Yesterday, I wrote about my recent lackluster experiences donating blood to the Red Cross. I detailed how a lack of basic customer service skills motivated me to take my blood donations elsewhere. I clicked publish and then went to start my day. I fed my daughter, took her to school, and then went to the gym for a bike ride. When I came home and hopped back online, I saw how quickly my post had stirred up conversation.
I wrote yesterday's post because I cared. Knowing how important the Red Cross is globally, I hated to think that other people were walking away with bad experiences and no longer donating blood. If I didn't care and want the Red Cross to get better, I wouldn't have written what I did. I would have kept quiet, complained to my wife, enrolled in the Vanderbilt program, and told no one. But because I wanted to see things get better, I wrote about it.
A lot of people weighed in with how negative their experiences had been donating to the Red Cross. Some advocated that I donate blood directly at community hospitals. Some ridiculed the Red Cross and other nonprofits in general for their lack of understanding of donor relations.
Best of all, though, were the comments by Red Cross employees. Of course, they came to the defense of the organization, and appropriately so. They pointed out that even if I chose not to give blood, I could volunteer elsewhere with the organization in critical need areas. They also all noted their willingness to listen and improve.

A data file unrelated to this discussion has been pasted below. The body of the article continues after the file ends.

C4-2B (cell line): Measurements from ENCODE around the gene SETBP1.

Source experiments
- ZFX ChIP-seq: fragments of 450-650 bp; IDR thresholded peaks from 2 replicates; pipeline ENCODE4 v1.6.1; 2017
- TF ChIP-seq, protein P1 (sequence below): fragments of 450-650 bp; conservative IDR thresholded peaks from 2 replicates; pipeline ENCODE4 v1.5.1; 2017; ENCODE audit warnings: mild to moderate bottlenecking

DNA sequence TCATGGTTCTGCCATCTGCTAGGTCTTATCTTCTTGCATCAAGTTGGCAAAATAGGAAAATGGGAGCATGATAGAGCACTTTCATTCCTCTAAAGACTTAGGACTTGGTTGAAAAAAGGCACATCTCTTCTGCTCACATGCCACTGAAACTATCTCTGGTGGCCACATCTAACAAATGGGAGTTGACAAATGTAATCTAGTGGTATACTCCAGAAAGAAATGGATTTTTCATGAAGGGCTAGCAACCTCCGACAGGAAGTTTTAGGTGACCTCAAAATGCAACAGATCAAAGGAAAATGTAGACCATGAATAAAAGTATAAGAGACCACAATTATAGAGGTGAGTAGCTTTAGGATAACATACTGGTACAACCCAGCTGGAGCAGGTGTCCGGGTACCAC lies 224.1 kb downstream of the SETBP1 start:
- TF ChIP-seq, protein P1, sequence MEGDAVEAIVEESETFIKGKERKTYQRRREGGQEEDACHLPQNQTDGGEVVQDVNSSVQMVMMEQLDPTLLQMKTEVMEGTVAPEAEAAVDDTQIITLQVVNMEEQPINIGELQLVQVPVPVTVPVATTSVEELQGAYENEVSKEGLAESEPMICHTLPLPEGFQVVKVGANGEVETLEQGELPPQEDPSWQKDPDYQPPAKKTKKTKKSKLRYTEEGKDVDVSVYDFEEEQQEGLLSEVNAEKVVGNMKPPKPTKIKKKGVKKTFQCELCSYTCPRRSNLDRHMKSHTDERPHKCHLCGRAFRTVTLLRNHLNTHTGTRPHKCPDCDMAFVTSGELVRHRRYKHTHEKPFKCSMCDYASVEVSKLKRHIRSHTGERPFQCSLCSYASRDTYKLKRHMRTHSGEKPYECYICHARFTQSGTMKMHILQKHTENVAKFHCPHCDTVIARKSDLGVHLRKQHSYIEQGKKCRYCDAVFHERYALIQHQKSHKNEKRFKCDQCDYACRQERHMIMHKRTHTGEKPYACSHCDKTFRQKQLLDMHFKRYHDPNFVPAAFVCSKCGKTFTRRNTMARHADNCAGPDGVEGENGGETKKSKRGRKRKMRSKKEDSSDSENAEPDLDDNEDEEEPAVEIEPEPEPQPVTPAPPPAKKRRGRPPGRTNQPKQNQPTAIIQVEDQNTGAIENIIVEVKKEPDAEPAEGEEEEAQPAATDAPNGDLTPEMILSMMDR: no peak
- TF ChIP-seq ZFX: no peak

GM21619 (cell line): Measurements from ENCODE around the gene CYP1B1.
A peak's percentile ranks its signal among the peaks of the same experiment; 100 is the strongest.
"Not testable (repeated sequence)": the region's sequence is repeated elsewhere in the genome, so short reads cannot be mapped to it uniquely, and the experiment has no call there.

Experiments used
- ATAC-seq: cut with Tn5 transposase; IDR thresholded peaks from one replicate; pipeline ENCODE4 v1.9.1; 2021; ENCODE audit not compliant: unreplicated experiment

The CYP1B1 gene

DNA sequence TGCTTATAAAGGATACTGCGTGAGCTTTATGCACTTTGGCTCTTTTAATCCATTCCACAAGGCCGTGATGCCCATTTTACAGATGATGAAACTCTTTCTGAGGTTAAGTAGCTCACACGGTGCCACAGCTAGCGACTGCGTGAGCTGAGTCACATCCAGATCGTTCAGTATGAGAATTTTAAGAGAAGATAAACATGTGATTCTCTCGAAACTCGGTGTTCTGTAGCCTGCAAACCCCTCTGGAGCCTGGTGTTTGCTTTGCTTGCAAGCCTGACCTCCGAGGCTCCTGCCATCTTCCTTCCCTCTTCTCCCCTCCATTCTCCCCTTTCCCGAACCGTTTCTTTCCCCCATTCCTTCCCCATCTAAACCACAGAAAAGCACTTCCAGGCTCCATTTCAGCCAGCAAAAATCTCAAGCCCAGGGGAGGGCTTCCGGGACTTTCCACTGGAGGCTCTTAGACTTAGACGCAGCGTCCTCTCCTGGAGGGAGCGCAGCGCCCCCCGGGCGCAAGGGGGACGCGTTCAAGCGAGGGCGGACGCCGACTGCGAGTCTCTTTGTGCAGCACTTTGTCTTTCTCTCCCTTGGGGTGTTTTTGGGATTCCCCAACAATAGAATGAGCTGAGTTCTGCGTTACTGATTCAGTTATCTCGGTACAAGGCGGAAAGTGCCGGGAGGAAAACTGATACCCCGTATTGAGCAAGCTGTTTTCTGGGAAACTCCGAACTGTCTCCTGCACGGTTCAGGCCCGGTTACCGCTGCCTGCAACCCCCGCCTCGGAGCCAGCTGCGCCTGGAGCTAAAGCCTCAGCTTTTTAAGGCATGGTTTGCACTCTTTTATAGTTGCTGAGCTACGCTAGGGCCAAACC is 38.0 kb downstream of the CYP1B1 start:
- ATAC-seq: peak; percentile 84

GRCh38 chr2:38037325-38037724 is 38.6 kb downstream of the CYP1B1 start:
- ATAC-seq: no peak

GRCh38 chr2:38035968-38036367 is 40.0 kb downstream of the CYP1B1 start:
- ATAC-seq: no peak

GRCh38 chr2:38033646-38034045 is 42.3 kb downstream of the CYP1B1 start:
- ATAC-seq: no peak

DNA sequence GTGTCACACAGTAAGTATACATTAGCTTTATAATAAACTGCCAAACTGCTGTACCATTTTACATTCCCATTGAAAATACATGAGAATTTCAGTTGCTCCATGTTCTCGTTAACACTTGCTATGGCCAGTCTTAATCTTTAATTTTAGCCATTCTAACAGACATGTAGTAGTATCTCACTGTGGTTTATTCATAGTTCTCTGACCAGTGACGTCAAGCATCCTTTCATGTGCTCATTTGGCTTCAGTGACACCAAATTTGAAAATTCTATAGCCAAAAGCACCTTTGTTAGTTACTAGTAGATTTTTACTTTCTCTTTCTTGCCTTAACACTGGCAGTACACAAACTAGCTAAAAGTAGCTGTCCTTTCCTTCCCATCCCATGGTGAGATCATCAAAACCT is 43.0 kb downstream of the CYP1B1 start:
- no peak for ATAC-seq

I am very impressed by this.
Other large nonprofits could easily ignore posts like mine, turning a deaf ear to any complaint. But the Red Cross hasn't. Reaching out to me via Twitter - and then continuing the conversation via email - was someone in their national office. We've begun a dialog about how I can help them provide a better customer experience by telling my story to their team. And, via yesterday's comments, a trip to Chicago is being planned where I'll possibly sit down with a few large nonprofits to talk about how they can remain efficient while better serving donors.
This is a great example of how nonprofits can listen, respond, and improve. If the conversation continues to go well, I believe the Red Cross will be better for it, able to entice and solicit more donors than before, which is good news for all of us. Maybe I'll even be back after my clinical trial participation is through.